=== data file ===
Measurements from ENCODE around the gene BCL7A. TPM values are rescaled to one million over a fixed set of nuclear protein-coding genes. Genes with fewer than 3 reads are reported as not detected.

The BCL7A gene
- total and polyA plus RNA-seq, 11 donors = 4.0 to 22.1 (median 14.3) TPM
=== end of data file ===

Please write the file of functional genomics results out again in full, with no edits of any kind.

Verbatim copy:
Measurements from ENCODE around the gene BCL7A. TPM values are rescaled to one million over a fixed set of nuclear protein-coding genes. Genes with fewer than 3 reads are reported as not detected.

The BCL7A gene
- total and polyA plus RNA-seq, 11 donors = 4.0 to 22.1 (median 14.3) TPM